Musings of a domesticated scholar

Category: teaching

On Beowulf, Unferth, and the Lance scandal

I was lucky to begin teaching my first literature sections with Beowulf and some smaller Anglo-Saxon poems this morning. Teaching at 8 and 9am can be rough, but the students can be quite promising—they are, after all, those who signed up for class at 8 or 9am. And yet, not all of them are the go-getters that we’d all love to teach; some are the slack-asses who forgot to look at their sections, or who registered so late that they ended up here on accident. There’s really no telling what will happen.
I was THRILLED by my 8am class. It started slowly, as it should, but an attentive and interesting group emerged as the time passed. I got some thank-yous and follow-up questions at the end, which bodes well for a group of curious students.
Beowulf manuscript

My 9am class was brutal. Very few were responsive; very few were engaged; many looked annoyed. None of my warm-up strategies worked—it was difficult to get them to talk about what they didn’t like in the poems and impossible to get most of them to loosen up, chuckle, or seem engaged. Of course, there were the “happy few” who jumped in, but the vibe was all wrong.
And I didn’t help myself, either. After asking them to find an example of synechdoche (which I mispelled on the board), I waited through a few minutes of predictably awkward silence. When I broke it, I pointed out that no one could find anything because no one had marked in the book; I explained that reading without reading actively was a waste of time. I showed them my oh-so marked up text, and we all agreed that it’d be easier for me to find an example because of my annotations.
A hand went up.
I called on its student, who asked:
“Can you find an example for us?”
So much for establishing my credibility in a class full of skeptics!  I actually ended the class with, “Well, I hope your weekend will be better than your morning.”

Thankfully, a thoughtful student came up after class with a question she’d brought up in an email. She asked why, in a warrior society like Beowulf’s, Unferth’s envy of him was so big a deal. Competition drove much of their culture, so why was the man who challenges Beowulf portrayed as such a bad guy?

Some brief background: when Beowulf arrives in hopes of killing Grendel, he introduces himself with a series of boasts to 1) establish his lineage and identity, and 2) show justification for the Danes to trust him. An introduction like, “Hey, I’m Beowulf. I’m soooooo good at what I do—I’m such a badass. I’ve killed tons and tons of creatures because I’m awesome. By the way, my family tree is ridiculous. Do you know who my dad was?!” is a bit off-putting to contemporary readers, but one can see the usefulness of the verbal CV to a community plagued by invasion.
Sea monster on Viking longship

In any event, when Beowulf arrives, Unferth is a bit moody. In Seamus Heaney’s words, Unferh “spoke contrary words” because he was “sick with envy” when he suggests that Beowulf’s swimming match with Brecca was motivated by vanity rather than glory. Moreover, Unferth protests, Beowulf didn’t win the race as he claims; Brecca “made good on his boast upon you and was proved right.”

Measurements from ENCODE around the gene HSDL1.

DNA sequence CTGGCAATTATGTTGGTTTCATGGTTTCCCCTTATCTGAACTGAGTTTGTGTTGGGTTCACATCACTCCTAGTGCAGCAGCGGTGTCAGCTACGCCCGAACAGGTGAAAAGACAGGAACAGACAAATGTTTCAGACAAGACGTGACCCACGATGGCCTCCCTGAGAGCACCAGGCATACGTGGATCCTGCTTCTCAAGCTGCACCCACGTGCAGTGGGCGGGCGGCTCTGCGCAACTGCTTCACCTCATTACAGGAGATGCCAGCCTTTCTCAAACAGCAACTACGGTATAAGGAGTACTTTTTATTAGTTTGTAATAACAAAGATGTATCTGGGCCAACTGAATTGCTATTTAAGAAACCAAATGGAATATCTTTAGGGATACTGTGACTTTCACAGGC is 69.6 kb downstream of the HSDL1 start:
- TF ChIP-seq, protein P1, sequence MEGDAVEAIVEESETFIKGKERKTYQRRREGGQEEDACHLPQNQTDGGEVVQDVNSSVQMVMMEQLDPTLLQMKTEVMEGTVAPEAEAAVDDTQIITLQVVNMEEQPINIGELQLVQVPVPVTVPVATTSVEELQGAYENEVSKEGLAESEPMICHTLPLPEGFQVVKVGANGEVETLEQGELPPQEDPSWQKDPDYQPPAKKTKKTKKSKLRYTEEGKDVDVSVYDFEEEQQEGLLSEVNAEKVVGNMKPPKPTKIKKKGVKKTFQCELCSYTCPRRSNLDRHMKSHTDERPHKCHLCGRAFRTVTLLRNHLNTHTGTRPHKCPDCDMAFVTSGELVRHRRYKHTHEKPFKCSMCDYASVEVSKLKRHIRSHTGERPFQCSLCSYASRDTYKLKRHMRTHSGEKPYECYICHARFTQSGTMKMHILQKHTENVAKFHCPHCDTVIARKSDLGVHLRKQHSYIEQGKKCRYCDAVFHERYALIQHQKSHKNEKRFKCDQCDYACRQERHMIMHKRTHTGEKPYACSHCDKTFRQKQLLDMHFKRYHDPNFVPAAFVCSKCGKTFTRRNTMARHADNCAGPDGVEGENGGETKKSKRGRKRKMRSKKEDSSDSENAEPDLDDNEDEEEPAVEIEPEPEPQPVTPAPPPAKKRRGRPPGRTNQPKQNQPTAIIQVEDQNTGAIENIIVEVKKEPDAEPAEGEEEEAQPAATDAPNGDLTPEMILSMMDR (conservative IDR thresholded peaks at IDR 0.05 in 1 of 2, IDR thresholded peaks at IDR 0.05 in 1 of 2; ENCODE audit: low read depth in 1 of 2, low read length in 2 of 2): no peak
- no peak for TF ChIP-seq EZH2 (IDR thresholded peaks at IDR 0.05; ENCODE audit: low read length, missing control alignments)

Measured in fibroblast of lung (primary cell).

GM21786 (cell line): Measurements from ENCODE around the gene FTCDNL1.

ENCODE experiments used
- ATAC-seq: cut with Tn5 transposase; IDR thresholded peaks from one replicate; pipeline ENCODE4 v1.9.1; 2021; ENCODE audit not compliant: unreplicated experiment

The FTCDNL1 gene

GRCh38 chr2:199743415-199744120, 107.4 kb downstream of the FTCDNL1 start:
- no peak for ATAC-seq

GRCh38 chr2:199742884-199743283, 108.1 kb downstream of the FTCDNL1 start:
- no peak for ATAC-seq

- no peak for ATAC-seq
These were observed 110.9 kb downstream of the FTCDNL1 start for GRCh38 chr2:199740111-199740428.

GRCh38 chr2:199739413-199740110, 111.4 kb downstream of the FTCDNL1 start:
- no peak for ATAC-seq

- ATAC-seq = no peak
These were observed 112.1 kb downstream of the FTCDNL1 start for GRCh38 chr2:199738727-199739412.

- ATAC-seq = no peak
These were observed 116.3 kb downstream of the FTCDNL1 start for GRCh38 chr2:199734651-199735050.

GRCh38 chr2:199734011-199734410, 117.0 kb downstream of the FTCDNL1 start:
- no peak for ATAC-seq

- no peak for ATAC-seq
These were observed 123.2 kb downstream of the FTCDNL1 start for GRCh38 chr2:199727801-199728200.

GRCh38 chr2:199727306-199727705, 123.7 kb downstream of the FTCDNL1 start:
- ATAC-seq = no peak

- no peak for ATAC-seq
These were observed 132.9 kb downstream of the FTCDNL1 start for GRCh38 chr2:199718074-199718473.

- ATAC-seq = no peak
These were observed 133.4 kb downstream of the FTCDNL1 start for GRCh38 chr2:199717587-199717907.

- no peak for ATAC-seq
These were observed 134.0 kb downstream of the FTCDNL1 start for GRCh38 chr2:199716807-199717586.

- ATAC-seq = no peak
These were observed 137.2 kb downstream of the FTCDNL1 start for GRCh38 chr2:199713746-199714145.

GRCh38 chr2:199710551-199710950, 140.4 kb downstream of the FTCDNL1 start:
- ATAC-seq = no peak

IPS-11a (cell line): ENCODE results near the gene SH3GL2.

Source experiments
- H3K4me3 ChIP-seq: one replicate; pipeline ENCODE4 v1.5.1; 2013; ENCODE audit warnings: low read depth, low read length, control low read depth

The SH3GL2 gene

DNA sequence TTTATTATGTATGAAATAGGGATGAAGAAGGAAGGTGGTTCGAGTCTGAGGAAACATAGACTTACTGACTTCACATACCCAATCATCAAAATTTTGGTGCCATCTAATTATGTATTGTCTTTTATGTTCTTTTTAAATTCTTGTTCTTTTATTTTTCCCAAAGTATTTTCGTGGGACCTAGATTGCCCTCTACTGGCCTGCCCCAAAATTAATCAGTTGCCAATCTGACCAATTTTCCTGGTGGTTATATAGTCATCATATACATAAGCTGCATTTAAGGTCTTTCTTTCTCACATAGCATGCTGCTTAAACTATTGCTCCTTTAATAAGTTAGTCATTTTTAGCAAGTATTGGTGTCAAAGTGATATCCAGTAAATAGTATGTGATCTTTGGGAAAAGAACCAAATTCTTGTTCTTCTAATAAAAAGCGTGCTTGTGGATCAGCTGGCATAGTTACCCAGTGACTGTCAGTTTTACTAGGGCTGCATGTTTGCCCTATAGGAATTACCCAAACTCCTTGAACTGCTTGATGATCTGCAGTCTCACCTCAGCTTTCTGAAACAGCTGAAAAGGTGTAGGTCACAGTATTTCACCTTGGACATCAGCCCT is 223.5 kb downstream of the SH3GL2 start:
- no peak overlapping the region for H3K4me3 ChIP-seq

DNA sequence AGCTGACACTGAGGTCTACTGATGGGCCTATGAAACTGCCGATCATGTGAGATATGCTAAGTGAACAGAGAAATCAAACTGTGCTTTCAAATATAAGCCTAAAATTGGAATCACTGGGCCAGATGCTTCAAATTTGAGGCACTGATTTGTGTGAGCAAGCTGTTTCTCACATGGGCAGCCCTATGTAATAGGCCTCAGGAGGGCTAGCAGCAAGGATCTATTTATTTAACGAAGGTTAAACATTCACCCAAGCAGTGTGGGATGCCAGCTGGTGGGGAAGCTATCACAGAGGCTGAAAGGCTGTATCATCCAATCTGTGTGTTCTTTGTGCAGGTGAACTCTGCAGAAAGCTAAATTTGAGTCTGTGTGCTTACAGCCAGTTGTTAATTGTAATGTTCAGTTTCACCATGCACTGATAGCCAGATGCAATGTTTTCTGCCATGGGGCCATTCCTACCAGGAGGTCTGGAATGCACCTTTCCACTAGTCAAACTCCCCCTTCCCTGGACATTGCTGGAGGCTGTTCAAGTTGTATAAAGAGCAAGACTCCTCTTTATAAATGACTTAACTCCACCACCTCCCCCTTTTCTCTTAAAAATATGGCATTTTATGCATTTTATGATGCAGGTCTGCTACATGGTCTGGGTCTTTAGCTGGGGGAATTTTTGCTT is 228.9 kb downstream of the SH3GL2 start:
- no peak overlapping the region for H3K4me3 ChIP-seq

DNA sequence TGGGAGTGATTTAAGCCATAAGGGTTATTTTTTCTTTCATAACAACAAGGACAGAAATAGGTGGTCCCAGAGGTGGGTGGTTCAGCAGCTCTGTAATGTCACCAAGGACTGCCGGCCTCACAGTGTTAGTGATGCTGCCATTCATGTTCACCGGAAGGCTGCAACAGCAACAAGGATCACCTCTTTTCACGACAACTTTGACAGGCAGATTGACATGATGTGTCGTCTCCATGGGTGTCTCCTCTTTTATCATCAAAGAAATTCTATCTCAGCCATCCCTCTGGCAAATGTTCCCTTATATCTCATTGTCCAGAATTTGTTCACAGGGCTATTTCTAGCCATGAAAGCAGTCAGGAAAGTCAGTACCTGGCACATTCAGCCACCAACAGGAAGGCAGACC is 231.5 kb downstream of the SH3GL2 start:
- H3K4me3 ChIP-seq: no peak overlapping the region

Beowulf responds by bringing something new to the story—sea monsters. He claims to have killed nine of them in the race and, marked by fate, was shown to be the stronger swimmer. Rendering his opponent’s rhetoric as silly, childish brattiness, Beowulf notes: “The fact is, Unferth, if you were truly as keen or courageous as you claim to be Grendel would never have got away with such unchecked attrocity, attaks on your king.”
Can you feel the sting?
It seems, then, that competition is important to Anglo-Saxon society and their continental kin, but equally important is what we might call sportsmanship. If someone beats you, fine—give him the gold (or horses, or kingdom, or whatever) you promised and get on with it. There’s very little room for bitterness in a world so marked by interdependence and so desperate for safety. Yes, the hero gets the goods, the fame, the earthly (and perhaps heavenly) glory, but that’s something to celebrate and, even more importantly, something that is likely to benefit the entire community.

But is this the same today? When I saw that Lance Armstrong had given up his fight against doping claims, I wondered if he’d been just run down by thousands of Unferths bitter about his successes and their own weaknesses. But perhaps they are right; there’s certainly some evidence of Armstrong’s drug use. As an ex-runner, I’m still upset by Marion Jones’s abuse; I had looked to her as a great female role model. As an Austinite who saw Lance bring together a community, open up the sport of cycling, and help my friend dying of cancer, this news is even more upsetting. 

If, like the Anglo-Saxons, we benefit from our heroes’ successes, in what way to we reap the reward? If they don’t compete for fame, for glory, why do they compete? More importantly, for whom do they compete? Don’t they know the risks their taking with our trust, our pride, and our support? Does unity forged in a lie keep its bonds, or will it unravel with the truth?